This time of year always instills in me a bit of dread and anxiety.
My kids’ birthdays are in November, and they are one week apart (yeah, I know, what were we thinking?). This means not only did I need to navigate Halloween costumes (and this includes me and my husband!) but I also have to plan birthday parties and figure out how much to spend on birthday gifts.
Last year, a mom told me about a unique approach to giving which inspired me.
Overwhelmed by the sheer number of gifts kids were getting at birthday parties, she ended up convincing parents in her preschool to give homemade cards instead. I thought that was a great idea.
This year we have a student from Japan living with us and in addition to my kids, her birthday is also right around Halloween. The solution: We decided we would just have a family party with just one birthday cake instead of three separate cakes (the stress of making all those cakes along with the candy they will get from Halloween would just do me in).
And we also decided instead of birthday parties this year, each child would invite one friend to go trampolining with them. Phew. Feels good to put that check on my ever-growing list of things to do for the rest of the year.
When we’ve had birthday parties in the past, we did book exchanges and clothing drives. Parents seem to appreciate those because those are so much easier to do rather than finding a gift for someone else’s child.
And frequently I see Facebook posts by friends who are stressed out just thinking about what to get for their children for the holidays. In fact, one friend was bemoaning that he’d need for a loan to pay for all the gifts his child wanted for Christmas.
Thanksgiving is right around the corner and pretty soon Black Friday will be upon us. This great article by Tom Watson, project manager for King County’s Recycling and Environmental Services, got me wondering:
Instead of participating in the consumer frenzy and getting mentally and financially stressed, what are some ways to make giving practices more meaningful and fun during the holiday season?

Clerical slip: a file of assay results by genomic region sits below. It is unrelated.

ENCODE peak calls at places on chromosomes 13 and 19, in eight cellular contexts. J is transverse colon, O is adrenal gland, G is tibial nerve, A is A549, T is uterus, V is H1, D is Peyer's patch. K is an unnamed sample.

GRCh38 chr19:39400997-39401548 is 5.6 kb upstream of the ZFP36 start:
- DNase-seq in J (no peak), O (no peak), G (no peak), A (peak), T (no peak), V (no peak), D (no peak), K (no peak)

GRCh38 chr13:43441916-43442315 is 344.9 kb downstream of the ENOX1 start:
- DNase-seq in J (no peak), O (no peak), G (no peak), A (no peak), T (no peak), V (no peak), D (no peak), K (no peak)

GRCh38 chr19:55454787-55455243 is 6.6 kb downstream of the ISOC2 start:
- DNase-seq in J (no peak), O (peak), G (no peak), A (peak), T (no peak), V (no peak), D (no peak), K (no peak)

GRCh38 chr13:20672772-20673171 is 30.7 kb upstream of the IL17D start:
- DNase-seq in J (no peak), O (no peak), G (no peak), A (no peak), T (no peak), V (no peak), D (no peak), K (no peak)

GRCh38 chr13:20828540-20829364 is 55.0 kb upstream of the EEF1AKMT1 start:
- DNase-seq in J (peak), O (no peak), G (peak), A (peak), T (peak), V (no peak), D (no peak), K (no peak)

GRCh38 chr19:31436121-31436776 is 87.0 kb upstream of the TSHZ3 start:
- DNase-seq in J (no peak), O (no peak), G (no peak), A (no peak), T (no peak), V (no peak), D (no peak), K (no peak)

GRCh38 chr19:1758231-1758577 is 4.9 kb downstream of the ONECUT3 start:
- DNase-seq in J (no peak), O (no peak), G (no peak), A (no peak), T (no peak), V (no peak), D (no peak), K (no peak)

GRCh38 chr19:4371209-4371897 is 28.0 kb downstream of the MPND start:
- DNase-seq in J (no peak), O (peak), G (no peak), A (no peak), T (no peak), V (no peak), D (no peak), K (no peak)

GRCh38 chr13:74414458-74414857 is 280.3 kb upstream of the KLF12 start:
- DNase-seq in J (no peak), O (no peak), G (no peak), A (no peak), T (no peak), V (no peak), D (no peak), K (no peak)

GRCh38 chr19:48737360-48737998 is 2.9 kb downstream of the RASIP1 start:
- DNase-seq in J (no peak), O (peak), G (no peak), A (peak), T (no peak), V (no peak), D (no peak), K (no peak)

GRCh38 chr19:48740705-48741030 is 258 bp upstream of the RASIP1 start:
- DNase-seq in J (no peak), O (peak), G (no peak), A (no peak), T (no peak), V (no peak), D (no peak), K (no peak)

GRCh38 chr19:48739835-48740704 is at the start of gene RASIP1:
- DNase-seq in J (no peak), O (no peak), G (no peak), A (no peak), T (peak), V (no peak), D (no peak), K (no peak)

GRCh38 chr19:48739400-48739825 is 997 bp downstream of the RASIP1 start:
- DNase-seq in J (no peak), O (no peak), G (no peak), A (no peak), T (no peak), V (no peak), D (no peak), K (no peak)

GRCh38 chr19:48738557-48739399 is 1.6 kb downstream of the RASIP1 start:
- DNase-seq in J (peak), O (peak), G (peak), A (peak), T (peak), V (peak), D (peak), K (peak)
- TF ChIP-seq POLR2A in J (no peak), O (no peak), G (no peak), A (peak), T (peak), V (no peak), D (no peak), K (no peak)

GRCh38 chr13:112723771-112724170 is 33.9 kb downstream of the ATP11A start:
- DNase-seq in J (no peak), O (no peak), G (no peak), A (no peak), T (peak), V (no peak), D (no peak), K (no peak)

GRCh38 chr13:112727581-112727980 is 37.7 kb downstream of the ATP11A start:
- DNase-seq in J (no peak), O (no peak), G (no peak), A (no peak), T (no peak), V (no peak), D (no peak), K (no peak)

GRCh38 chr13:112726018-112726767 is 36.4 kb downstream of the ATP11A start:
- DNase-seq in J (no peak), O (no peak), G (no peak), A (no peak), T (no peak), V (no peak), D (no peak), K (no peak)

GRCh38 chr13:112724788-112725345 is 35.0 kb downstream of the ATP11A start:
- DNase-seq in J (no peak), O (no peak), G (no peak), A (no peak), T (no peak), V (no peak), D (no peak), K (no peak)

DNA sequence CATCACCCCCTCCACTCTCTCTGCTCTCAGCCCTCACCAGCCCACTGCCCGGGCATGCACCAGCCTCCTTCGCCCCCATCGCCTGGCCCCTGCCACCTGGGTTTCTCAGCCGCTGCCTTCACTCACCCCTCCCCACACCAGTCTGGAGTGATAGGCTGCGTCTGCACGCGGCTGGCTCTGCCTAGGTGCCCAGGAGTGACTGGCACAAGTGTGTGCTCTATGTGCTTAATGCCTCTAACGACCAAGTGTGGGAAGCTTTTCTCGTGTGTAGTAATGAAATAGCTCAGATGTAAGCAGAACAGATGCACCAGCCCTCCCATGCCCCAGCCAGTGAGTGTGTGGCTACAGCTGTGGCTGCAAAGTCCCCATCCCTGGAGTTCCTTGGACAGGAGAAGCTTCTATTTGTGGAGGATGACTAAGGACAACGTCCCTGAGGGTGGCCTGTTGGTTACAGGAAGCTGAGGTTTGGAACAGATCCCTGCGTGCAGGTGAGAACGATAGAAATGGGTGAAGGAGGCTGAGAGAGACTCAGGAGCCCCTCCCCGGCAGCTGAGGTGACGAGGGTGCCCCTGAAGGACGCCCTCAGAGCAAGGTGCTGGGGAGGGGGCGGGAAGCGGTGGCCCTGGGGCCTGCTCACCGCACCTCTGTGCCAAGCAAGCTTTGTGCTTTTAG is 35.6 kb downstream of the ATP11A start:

Here are some ideas:
Focus on creating experiences and traditions. Take your family to the theater, sign your animal lover up for horse lessons, or go to a special event like the circus. My family has started a new tradition: We made a fabric calendar with pockets for each of the eight nights of Hanukkah. For each night there will be an activity like ice skating, playing a game, making latkes or watching a movie. We prefer to focus on being more aware of how we spend time together and doing things for each other instead of putting the emphasis on giving and buying gifts. Think about some rituals you can look forward to or initiate during this time of year. We do give gifts but these tend to be pretty simple and focus on experiences.
Buy locally. Take advantage of farmers’ markets for locally made food and crafts. You’ll be supporting your local farmer and craftsperson and your dollars won’t be traveling far.
Choose wisely. Think about the impact your gift-giving practices can have on the environment. Internet-bought gifts contain packaging with Styrofoam and plastic, both of which end up in the landfill. Will recipients of your thoughtfully made (and yummy!) baked goods actually eat them, or will they chuck them into the trash (or better yet, compost)?
Recycle materials. There’s nothing wrong with a little end-of-fall cleaning. You may find something that has been “gently” used and can be passed on.
Buy less. Make handmade gifts with your family. Use alternative wrapping paper such as the bazillions of kids’ drawings that are lying around or that pretty leftover fabric and ribbons. Sometimes I put gifts in gift bags that people have given me over the years and cover them with leftover tissue paper.
Donate to an organization you care about in a family member’s name. Heifer International for those animal lovers and Women for Women International, which helps women displaced by war and violence, are some examples. Last year I wrote a simple guide to giving that may help you decide how to choose an organization to support.
Volunteer for a cause you believe in. There are always volunteer opportunities, especially during the holidays. For Seattle families, this article is rich with family volunteer opportunities. I work for FamilyWorks as the Volunteer Coordinator, and we always have a need for canned goods, food drive staffing, and food-bank volunteers. You must be 16 or older to volunteer at the food bank, but anyone can do a food drive with us.
Give your extended family ideas about what to give. Sometimes grandparents and other family members like to dote on their grandchildren and end up sending tons of gifts you don’t want or need. Rather than trying to get them to change their practices, you can give them concrete ideas of what you or your children would most enjoy. Check out Green Holidays for more ideas.
Start small. Clarify your own values around giving practices. Once you do this, it will be easier to articulate to your loved ones what you’d like to see happen around the holiday season.
Take baby steps! Don't try to make radical changes in your giving practice all at once.
Elizabeth Ralston is a writer with a public health background. She writes about topics on philanthropy, including profiles of inspiring people and organizations on her blog, The Inspired Philanthropist . When she is not writing, she enjoys spending time in the great outdoors with her family. You can follow her on Twitter.